I will protect your pensions. Nothing about your pension is going to change when I am governor. - Chris Christie, "An Open Letter to the Teachers of NJ" October, 2009

Tuesday, July 16, 2013

Why Reverend Jackson REALLY Endorsed Chris Christie

No, not that Reverend Jackson; this is Reginald T. Jackson, leader of the Black Ministers Council, a group of clergy and would-be power brokers in New Jersey. Last week, Jackson made a big show of throwing his support behind Chris Christie in the gubernatorial race - and he gave only one reason why:  
Gov. Chris Christie's strong support of school vouchers today earned him the endorsement of Bishop Reginald Jackson, one of New Jersey's most influential black ministers.
Jackson, the executive director of the New Jersey Black Ministers Council and a Newark community leader, described himself as a Democrat and noted that he endorsed Democratic Gov. Jon Corzine in 2009 when Christie first ran.
But Jackson today said state Democratic lawmakers have disappointed him by refusing to pass the Opportunity Scholarship Act, a bill that would give children in low-performing urban schools a publicly funded scholarship to attend a private school or another public school instead.
State Sen. Barbara Buono (D-Middlesex), the Democratic candidate for governor this year, opposes the bill. Jackson called Buono a "wonderful, warm and genuine person," then launched a scathing critique on her party.
"A quality education is a civil right, and it is sad for me to see my party, which embraced the Civil Rights movement, now in New Jersey blocking low-income and minority children from escaping the slavery of failing schools," Jackson said at a Statehouse news conference, standing next to Christie and a group of black ministers from across the state. [emphasis mine]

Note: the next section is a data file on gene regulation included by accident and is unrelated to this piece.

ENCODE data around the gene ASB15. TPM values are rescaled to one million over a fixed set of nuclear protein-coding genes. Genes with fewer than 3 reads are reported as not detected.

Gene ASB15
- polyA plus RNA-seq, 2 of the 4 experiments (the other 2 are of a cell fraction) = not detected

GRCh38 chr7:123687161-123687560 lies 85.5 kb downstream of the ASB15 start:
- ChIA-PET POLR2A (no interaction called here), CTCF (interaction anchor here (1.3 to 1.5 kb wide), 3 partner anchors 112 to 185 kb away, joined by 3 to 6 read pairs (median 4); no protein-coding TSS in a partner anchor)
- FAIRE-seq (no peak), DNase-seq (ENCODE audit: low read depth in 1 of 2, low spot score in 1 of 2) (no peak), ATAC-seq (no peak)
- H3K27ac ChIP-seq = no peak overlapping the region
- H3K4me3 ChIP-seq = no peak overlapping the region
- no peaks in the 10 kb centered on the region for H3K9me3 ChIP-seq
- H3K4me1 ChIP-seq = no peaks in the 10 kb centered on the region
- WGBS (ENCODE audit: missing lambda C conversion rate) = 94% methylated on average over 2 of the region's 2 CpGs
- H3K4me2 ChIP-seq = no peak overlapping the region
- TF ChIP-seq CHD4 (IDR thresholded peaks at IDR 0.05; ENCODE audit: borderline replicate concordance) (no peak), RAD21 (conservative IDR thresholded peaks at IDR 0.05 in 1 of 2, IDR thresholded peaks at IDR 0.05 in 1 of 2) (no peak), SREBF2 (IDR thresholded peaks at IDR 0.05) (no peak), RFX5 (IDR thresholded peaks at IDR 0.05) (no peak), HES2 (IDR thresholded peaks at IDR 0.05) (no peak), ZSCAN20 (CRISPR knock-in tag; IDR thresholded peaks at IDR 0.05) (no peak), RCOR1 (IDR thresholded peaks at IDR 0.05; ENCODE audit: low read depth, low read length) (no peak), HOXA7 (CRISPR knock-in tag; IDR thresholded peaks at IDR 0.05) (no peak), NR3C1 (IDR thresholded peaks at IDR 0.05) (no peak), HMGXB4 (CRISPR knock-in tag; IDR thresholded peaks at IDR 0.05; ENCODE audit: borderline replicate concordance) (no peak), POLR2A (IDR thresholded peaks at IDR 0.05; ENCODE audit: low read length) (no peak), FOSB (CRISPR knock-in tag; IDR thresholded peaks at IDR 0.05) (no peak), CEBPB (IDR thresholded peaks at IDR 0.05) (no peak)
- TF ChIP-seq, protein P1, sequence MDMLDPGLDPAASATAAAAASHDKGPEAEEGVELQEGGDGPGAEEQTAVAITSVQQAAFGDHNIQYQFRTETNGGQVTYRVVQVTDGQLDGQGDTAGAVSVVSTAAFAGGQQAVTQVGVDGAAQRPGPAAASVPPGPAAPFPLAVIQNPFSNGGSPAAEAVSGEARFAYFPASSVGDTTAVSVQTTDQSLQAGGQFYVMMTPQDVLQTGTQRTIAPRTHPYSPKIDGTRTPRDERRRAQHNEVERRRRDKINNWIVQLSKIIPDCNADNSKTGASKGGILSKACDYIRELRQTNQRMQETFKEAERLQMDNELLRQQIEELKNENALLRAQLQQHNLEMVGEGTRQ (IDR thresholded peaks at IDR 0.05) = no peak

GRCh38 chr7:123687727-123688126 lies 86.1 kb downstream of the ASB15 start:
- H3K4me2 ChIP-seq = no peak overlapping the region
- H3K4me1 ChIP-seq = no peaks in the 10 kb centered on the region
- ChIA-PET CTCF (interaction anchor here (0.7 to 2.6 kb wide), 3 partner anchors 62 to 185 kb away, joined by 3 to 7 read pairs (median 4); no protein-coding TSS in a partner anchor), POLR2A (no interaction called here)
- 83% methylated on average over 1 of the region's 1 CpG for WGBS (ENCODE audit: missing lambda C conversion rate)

Pardon me for impolitely interrupting the right reverend but there is absolutely no evidence whatsoever that vouchers will help any children "escape the slavery of failing schools."

Vouchers are an especially bad idea in New Jersey: even if private schools were better than publics (they aren't), there simply aren't enough seats in private schools to serve children eligible for vouchers. And the children most likely to get vouchers under the Opportunity Scholarship Act are already in private schools, especially yeshivas in Lakewood, which would have received the vast majority of OSA money.

So why is Jackson abandoning the Democratic party and embracing a right-wing corporate tool like Christie over a policy that won't do anything for his supposed constituents? There is a reason - but you wouldn't know it from reading the accounts of the endorsement from the Star-Ledger, NJ 101.5, PolitickerNJ, WBGO, NJTV, WHYY, the Asbury Park Press, and the AP.

Reginald Jackson's wife is a professional voucher pusher:

Excellent Education for Everyone (E3), which has been devoting itself to the passage of the Opportunity Scholarship Act, has just announced that it has a new President and CEO: Christy Davis Jackson, Esq. Ms. Davis Jackson will fill the shoes of the late Dan Gaby, E3’s much beloved chief executive.

Ms. Davis Jackson served as Chief of Staff to Wynona Lipman (a former Essex County Senator), was Sen. Frank Lautenberg’s State Director, and managed Jon Corzine’s senatorial campaign. She is married to Reverend Reginald Jackson, who served on E3’s Board. Rev. Jackson has resigned to avoid any conflict with his wife’s new role.
Kudos, by the way, to Melissa Hayes of the Bergen Record for reporting this critical part of the story. That the vast majority of the NJ press corps would leave out this crucial detail is, I'm afraid, typical.

But there's more to Jackson's endorsement of Christie than merely vouchers. Go back to 2011, when Jackson's Black Ministers Council sponsored a workshop on getting charter schools approved. Who was the guest of honor?
Conference Schedule
Wednesday, March 2nd
(Focus on Education)  
8AM Registration
9AM Opening Plenary

9:15AM The Rev. Reginald T. Jackson, Presiding
Executive Director, BMC

Keynote Breakfast
The Honorable Chris Christie
Governor, State of New Jersey


Charter School Expansion Workshop
(churches that would like to start charter schools)
Back in these earlier days of the Christie administration, the BMC was all about getting their member churches in on the charter school gravy train; Jackson himself bragged how he had enough juice to get charters approved for his flock: